Getting over the CAG fear PDF Print E-mail
Monday, 18 April 2016 02:17
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Santosh's edit

CBEC does a good job, even if 33 years too late

Such was the fear of being pulled up by the CAG that, 33 years ago, the Central Board of Excise and Customs (CBEC) issued a circular that as soon as there was any objection by the CAG audit party, a demand-cum-show-cause-notice was to be immediately issued to the company concerned based on the objection, never mind if the CBEC found the audit objection specious—after all, the CBEC must have argued, should this not be done, the tax officer could be pulled up later on. Theoretically, the taxman could have gone and explained his position to the public accounts committee—this deals with CAG reports—should the audit objection be converted into an audit paragraph, but no one wanted to take this chance. This concept of ‘protective demands’ has been flagged as a serious problem in the past. In May 2014, the Tax Administration Reform Commission (TARC) made a strong pitch for abolishing the practice and pointed out that 33,128 cases were pending in the CBEC’s call book involving R54,000 crore on this account alone, and in May 2015, an internal paper of the Central Board of Direct Taxes (CBDT) listed R21,622 crore worth of protective demands as difficult to recover.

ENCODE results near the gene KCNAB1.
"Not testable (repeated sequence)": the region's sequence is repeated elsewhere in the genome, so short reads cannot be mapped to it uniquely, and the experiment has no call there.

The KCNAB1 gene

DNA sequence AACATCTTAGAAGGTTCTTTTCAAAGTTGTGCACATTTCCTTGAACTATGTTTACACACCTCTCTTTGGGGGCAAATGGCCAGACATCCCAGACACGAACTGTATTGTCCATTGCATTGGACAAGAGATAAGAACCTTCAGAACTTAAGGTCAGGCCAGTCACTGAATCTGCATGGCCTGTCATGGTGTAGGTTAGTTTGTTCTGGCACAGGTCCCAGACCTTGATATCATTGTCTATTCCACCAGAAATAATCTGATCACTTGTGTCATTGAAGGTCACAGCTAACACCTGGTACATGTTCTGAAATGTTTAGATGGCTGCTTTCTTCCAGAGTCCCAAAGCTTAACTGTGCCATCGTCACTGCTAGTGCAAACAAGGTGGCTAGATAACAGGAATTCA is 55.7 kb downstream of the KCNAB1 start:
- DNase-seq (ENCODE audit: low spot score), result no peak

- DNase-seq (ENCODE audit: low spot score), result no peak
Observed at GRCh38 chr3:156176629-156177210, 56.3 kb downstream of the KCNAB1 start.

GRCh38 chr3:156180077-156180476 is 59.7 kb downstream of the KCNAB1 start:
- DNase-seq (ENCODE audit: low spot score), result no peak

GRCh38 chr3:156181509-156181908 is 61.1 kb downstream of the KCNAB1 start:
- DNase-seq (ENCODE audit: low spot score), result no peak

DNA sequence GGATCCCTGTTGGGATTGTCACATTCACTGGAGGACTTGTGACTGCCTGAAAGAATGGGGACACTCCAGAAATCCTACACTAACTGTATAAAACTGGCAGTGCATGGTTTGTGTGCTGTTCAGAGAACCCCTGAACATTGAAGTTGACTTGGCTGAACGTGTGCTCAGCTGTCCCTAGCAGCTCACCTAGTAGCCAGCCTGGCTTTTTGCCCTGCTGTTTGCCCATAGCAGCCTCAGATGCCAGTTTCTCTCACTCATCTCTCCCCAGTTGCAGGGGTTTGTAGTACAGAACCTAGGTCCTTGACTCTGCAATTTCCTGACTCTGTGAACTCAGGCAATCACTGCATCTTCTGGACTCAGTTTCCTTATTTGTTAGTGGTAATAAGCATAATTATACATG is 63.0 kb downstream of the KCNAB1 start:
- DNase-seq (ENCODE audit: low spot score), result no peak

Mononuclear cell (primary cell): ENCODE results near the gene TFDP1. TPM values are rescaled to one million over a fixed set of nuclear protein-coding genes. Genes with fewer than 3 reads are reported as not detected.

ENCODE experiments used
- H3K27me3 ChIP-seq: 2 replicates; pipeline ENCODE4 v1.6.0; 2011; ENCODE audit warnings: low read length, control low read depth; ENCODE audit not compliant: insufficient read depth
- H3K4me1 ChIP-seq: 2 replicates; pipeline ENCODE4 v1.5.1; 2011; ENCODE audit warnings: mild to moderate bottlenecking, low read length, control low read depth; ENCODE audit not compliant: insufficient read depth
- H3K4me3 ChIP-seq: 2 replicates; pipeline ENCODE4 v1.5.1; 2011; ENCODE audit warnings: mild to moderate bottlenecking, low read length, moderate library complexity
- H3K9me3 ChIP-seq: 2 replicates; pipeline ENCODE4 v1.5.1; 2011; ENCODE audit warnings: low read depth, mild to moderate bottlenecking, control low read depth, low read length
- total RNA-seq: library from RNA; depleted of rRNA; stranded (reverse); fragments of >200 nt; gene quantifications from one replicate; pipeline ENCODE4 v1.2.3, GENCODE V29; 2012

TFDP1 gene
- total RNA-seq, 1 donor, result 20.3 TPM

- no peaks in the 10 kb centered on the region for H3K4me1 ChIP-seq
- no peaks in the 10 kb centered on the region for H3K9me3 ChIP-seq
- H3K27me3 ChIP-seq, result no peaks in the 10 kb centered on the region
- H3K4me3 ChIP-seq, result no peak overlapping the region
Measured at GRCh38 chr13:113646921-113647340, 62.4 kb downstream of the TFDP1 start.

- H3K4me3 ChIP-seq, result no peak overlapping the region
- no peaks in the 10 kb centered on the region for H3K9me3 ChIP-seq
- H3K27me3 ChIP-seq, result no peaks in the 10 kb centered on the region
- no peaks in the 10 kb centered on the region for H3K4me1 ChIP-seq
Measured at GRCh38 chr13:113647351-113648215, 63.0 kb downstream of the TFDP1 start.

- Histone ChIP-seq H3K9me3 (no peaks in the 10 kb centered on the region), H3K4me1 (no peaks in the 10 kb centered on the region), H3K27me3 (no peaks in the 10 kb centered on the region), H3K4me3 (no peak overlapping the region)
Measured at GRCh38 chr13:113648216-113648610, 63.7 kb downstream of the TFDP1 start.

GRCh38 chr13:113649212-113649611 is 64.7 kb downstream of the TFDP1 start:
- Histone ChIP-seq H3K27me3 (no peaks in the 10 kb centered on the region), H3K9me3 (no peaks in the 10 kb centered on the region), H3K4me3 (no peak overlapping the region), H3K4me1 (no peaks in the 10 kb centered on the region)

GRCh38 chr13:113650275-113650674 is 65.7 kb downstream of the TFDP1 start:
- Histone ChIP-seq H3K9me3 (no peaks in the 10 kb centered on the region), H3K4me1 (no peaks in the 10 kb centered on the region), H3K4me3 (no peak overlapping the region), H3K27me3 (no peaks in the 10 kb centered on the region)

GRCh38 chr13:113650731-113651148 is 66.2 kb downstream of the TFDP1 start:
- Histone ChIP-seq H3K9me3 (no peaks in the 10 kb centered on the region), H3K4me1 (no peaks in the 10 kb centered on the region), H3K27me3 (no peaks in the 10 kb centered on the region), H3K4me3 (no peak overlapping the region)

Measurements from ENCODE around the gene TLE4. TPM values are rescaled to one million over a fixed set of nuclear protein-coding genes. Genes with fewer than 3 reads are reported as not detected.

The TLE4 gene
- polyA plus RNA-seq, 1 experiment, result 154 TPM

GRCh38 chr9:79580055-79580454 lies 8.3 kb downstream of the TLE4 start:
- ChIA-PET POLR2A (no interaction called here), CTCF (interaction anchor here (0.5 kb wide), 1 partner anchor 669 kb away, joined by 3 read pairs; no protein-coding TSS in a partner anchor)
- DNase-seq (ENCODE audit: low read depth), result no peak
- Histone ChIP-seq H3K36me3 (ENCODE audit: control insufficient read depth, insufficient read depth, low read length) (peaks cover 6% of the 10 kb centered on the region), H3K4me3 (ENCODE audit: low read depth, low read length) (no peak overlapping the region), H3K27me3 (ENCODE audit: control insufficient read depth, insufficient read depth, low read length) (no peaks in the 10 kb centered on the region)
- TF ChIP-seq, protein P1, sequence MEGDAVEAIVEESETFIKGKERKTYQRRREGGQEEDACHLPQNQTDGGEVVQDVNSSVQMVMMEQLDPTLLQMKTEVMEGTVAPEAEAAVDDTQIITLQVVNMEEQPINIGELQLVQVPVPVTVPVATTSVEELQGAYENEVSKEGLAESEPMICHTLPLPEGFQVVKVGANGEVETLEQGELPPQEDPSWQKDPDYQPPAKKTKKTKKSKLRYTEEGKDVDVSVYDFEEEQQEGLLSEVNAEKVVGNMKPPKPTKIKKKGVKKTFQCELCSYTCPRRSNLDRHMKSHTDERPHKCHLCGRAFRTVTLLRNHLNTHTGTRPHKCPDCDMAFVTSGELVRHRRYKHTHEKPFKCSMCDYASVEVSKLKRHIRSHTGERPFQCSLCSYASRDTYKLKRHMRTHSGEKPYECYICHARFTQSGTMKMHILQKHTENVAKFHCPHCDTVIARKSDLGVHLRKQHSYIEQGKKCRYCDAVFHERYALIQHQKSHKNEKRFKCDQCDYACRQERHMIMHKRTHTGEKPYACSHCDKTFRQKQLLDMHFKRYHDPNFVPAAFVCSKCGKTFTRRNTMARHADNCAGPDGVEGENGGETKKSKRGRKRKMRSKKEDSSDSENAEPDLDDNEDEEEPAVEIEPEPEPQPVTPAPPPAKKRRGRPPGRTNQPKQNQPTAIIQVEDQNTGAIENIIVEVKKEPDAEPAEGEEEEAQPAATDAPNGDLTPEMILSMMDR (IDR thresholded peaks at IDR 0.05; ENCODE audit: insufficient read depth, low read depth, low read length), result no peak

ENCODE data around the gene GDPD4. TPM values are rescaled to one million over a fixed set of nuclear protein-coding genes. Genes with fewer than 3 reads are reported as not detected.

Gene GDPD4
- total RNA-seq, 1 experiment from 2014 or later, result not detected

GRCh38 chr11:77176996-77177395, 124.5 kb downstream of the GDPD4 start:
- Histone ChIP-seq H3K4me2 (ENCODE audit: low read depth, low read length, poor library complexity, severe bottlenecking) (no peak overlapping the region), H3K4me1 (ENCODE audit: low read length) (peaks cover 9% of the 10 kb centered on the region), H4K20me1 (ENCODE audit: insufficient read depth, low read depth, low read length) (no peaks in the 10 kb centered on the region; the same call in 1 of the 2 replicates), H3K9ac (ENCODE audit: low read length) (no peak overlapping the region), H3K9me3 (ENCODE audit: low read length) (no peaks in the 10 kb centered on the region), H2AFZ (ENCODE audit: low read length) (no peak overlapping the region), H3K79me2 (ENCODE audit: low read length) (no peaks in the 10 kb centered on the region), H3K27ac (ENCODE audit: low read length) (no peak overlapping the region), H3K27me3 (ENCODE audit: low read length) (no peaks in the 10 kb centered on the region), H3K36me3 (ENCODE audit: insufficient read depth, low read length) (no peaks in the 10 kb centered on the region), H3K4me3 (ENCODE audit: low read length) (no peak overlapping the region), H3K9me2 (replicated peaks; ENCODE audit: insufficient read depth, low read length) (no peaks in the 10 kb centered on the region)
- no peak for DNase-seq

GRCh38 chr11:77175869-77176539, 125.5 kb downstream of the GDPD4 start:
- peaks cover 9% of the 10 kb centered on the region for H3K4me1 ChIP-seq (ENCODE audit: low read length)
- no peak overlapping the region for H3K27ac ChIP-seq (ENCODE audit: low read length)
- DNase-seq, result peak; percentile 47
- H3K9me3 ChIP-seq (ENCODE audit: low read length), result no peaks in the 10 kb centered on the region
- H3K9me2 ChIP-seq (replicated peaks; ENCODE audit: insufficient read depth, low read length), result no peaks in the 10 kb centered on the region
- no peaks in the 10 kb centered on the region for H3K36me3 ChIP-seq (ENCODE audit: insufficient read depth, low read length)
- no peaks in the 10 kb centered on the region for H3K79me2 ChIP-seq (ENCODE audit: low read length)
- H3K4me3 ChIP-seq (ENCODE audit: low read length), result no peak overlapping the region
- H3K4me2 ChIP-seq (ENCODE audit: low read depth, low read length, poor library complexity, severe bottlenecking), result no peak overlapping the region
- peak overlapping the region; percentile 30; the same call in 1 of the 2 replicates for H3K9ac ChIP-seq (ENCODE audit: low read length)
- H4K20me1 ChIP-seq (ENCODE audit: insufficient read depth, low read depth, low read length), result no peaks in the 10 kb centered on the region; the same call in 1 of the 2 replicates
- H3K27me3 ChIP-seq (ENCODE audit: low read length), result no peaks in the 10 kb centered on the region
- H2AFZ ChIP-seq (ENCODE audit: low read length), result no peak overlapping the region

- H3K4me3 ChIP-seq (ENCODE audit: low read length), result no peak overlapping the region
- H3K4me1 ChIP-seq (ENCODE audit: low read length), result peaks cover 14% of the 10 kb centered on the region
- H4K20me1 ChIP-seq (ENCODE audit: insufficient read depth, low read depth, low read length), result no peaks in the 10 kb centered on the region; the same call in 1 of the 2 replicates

The finance ministry and the CBEC have to be congratulated for trying to curb this menace of protective demands. After finding that the number of protective show cause notices was piling up and looking at the number of audit objections that got converted into audit paras over the past few decades, the CBEC has decided that show-cause notices will be sent only in those cases where the department agrees with the audit objection—what this also means is that several protective demand notices sent out in the past could now also get withdrawn. Going ahead, it has decided that even in the cases where the CBEC accedes to the audit objections, the cases will be adjudicated fast by adhering to a strict timeline in responding to the audit findings. So, the CBEC move now could set the tone for a long-awaited crackdown on the malpractices and risk aversion of the tax officials under the umbrella of ‘protective demands’ and also reopening of the past cases due to the audit objections, which leads to long-drawn litigation and harassment of the taxpayers. Indeed, the Central Board of Direct Taxes should also take a cue from the CBEC and find a way to curb the menace of ‘protective demand’ notices based on possible audit paras. Based on instructions of the prime minister, the CBDT has already changed its assessment parameters of officials and started looking at whether the demands raised are frivolous—this is being done by looking at the proportion of the demands that get upheld at the level of the tribunals and the courts.


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